A Brave Writer’s Life in Brief

Thoughts from my jungle to yours

Remember to pause

Santa Cruz at night Capitola Beach Dec 2014
Santa Cruz at night. Capitola Beach. December 2014.

December catches me off guard every year, as though I don’t know it’s coming. As though I have never shopped for presents before, or haven’t had a busy calendar in the last month of any other year.

I confess to just wanting it to be over sometimes. The hassle and hustle of the season triggers my guilt, too. Why do I rarely succeed in getting lights up on the house? How could I let my college kids come home for winter break to an empty home (I was away traveling to see extended family members who are sick)? I even found myself wondering how necessary a decorated tree is to our over-all well-being.

Some years I’ve had every gift purchased and shipped by the start of December. Other years, I’m paying the extra fees for one day shipping. And still others, I’ve had to box and wrap a receipt, letting the teen know the gift would arrive within a day or two of Christmas.

So it was with great curiosity and interest that I listened to a friend share with me a strategy for being in the present moment—something I need to remember to do for myself. Maybe it will be helpful to you too.

She told me that when she finds herself whipped up into a frenetic energy, or guilt, or anxiety—she deliberately pauses, for a moment. She checks in with her thoughts, her feelings, and her body—to see what’s really there, so that she’s not just operating from a script of past holiday seasons or past expectations.

The pause.

I had forgotten about the pause! It helps to re-center myself and ask the basic questions: Where is my mind (what am I thinking about, or obsessing over)? How do I feel (am I churned up? am I excited? am I distracted and edgy)? What’s going on in my body (clenched jaw—I grind my teeth so a clenched jaw does tell me a lot about how much I’m holding inside; upset stomach, headache, short breath)?

Once I’ve paused to see what’s going on with me, I can then accept it and honor it. I don’t have to sweep it away or pretend it’s not there or overcome it. I can allow myself to embrace that moment, and the next, and the next one too.

From this place of checking in with myself, I can then make choices that take me and how I’m doing into account. Usually when I blow or lose it, it’s because I am checked out—I’m attempting to fill expectations or am moving really fast or have decided that this moment is annoying and I just want to get past it. When I’m in that mindset, I lose the moment and my choices.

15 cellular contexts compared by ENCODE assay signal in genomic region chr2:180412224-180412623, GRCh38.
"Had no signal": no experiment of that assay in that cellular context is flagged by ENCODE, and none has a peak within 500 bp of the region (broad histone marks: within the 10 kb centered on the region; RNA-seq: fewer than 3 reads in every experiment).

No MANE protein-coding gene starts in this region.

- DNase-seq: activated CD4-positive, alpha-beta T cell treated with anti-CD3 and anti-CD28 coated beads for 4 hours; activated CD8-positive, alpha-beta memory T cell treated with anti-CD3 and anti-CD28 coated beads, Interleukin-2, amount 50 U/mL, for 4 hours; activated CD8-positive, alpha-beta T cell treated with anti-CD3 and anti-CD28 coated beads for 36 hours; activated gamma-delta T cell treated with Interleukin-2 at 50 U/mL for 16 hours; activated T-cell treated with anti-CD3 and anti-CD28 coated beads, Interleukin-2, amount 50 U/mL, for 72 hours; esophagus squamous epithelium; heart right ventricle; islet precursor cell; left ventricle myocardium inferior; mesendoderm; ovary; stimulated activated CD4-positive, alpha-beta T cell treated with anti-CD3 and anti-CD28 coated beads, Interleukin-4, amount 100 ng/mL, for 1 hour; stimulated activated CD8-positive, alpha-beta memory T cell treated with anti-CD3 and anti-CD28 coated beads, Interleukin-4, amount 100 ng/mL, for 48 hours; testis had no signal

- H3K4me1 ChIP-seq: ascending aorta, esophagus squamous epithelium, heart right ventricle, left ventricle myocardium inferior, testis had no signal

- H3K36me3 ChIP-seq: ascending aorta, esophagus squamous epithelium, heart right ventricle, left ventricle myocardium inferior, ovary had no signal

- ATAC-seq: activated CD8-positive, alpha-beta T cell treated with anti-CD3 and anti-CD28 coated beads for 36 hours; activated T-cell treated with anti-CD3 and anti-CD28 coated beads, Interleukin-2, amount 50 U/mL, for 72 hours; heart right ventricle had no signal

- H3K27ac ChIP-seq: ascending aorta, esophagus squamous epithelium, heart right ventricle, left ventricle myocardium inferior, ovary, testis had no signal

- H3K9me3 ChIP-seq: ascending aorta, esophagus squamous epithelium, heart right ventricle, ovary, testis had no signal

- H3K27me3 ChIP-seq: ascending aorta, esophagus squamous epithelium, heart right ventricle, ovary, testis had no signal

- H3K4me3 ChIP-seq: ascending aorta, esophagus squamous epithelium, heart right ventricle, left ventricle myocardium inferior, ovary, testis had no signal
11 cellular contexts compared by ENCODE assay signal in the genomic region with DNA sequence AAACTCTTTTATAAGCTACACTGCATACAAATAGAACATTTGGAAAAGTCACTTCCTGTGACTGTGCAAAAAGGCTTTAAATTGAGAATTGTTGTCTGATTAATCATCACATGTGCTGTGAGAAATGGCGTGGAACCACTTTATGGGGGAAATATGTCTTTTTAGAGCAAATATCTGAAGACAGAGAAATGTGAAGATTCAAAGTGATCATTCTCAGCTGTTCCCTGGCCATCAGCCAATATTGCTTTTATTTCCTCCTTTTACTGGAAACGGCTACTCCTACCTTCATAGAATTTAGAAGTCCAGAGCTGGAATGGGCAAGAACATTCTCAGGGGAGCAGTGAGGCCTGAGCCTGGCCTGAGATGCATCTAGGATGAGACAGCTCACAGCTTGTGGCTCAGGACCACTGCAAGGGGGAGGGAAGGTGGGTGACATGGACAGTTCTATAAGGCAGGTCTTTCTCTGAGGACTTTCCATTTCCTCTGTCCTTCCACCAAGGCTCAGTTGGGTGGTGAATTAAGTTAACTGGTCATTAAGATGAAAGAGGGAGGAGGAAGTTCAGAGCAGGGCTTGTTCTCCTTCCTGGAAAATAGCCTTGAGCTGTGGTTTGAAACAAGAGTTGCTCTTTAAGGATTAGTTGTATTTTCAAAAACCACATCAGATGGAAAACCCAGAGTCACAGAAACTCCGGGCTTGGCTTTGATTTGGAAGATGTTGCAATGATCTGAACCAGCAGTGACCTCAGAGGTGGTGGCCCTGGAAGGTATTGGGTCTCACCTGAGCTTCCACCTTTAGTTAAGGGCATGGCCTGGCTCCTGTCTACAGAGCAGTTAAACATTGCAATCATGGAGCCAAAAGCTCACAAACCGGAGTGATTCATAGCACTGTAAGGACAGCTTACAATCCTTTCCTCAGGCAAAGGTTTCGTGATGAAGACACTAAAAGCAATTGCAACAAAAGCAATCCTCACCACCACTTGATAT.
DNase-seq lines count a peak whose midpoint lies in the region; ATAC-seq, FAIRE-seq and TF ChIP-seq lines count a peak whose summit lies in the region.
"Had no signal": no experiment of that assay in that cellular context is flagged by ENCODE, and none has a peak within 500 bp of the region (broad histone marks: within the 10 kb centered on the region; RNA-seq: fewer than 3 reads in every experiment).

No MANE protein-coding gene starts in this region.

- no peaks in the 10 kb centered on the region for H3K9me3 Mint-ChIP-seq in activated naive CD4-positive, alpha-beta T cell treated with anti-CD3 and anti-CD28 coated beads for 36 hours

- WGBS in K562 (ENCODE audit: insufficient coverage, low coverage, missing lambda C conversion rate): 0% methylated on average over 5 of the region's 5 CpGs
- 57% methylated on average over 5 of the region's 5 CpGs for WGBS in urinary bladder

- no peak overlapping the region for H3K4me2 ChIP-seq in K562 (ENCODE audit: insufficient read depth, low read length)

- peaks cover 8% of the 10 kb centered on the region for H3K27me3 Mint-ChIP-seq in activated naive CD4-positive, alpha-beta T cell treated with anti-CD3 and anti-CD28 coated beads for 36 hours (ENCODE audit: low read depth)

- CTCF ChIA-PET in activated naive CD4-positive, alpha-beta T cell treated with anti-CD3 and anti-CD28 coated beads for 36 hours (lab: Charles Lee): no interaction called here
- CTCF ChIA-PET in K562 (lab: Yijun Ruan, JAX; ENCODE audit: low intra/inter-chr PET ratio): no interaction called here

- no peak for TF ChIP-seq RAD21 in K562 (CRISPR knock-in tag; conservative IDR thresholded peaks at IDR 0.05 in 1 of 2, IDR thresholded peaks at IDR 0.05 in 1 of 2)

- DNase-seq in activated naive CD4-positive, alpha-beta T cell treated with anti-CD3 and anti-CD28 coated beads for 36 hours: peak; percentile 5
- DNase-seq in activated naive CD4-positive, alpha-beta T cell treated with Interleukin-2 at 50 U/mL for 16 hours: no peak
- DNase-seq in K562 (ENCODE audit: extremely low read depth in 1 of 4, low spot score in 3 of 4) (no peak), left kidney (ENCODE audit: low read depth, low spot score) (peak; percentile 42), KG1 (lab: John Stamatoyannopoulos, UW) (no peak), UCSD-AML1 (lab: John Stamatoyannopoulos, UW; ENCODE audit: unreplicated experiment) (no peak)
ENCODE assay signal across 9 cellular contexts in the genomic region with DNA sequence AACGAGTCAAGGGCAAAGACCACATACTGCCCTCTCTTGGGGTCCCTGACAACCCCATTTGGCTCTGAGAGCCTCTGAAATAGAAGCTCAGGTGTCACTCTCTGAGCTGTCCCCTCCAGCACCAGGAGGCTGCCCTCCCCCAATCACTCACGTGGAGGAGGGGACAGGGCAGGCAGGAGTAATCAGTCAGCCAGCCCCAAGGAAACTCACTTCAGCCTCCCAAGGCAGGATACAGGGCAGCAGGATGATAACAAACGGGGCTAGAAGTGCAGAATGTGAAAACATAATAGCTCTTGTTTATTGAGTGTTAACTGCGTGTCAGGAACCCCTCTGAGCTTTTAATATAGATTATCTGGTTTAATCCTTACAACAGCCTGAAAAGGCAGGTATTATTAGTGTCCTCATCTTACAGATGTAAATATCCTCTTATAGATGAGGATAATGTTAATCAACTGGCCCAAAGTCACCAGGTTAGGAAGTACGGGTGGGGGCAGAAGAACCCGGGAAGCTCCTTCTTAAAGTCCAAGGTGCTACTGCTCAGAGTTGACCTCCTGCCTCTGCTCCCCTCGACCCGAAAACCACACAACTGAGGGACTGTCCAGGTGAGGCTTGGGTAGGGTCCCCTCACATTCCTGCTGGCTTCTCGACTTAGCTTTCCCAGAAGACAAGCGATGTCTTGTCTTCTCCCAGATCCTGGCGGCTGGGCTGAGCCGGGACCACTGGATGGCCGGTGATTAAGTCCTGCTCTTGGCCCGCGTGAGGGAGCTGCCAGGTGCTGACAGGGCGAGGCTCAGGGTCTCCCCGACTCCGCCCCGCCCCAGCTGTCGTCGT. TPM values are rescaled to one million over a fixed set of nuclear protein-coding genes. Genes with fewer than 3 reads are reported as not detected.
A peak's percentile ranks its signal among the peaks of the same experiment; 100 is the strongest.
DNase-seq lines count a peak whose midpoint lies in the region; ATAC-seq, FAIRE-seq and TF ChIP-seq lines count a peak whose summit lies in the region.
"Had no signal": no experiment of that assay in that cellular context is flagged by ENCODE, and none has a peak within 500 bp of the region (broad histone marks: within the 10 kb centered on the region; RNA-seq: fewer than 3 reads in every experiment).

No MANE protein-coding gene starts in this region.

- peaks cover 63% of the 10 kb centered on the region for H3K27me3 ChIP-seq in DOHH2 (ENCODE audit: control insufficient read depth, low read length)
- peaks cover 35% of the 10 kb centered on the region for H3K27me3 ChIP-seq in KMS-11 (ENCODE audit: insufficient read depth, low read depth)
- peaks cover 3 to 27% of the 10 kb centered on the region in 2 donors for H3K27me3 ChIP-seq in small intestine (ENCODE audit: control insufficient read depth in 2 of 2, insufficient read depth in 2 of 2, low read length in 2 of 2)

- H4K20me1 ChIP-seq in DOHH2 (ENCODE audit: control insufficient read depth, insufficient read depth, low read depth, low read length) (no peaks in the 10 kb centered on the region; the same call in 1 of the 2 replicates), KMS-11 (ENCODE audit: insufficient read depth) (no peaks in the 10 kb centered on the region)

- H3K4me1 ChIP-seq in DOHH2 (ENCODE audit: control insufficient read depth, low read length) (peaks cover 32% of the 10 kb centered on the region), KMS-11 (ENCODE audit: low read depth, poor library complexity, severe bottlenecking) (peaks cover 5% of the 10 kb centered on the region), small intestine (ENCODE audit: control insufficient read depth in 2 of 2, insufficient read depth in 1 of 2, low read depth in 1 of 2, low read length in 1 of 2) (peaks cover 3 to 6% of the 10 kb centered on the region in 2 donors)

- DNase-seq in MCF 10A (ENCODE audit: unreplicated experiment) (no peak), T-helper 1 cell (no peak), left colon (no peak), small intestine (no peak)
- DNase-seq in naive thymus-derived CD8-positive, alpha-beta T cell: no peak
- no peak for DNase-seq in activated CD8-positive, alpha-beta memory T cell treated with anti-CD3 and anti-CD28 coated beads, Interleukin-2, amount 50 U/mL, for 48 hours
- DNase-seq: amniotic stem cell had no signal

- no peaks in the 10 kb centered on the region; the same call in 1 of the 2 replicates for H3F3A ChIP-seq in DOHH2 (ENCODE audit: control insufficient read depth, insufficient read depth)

Maybe today we can all pause—simply stop long enough to be present to ourselves and to our families; to let 2014 be its own unique holiday season, not a remix of all holidays past.

I paused this morning. I noticed a lot of agitation and urgency inside. A dismissiveness toward the demands of the season. A resentment brewing.

Time for a run, a cup of tea, and a hot shower. Then I’ll rouse Noah out of his well earned slumber, and we’ll go get that tree I keep putting off. I want to enjoy it with him, not rush through it (or even skip it!). That’s what I discovered when I paused this morning.

Thanks for your emails and posts. It is wonderful to hear from you. What are you discovering when you pause?

Cross-posted on facebook.

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Friday Freewrite: Bullying

Boy leaning against wall

What would you do if you saw someone being bullied, and would your response be different if you personally knew one or more of those involved? Explain.

New to freewriting? Check out our online guide.

Image © Roman Bodnarchuk | Dreamstime.com

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“A beautiful mess”


Earlier this week we shared Jot It Down in action. Today it’s Snip & Pin!

Snip & Pin Technique: Type your child’s writing into the computer. Print it out with one sentence per line. Then cut it up into individual sentence strips (or individual paragraphs, if that works better). Put the strips on the floor or on a table top and start moving them around to see what order makes the most sense or delivers the most surprise.

Brave Writer mom, Natalie writes:


My daughter, Rachel, has been working on a paper for her Chemistry class this semester. She has been frustrated by the process of organizing all this material into the required seven page paper. As we read through her rough draft, it became apparent to me that the best course of action would be the snip and pin revision. She didn’t recall doing this before, but I assured her it would help.

I followed your directions to get it started. She saw all the strips of paper and was unsure how this would help. However, after an evening of moving sentences around, she is now a believer. It has been a wonderful way to work together and make her paper shine.

I’ve attached a picture of the process. It is a beautiful mess.


The Snip & Pin Technique is thoroughly covered in The Writer’s Jungle and is also taught in our Kidswrite Basic class.

Image (cc)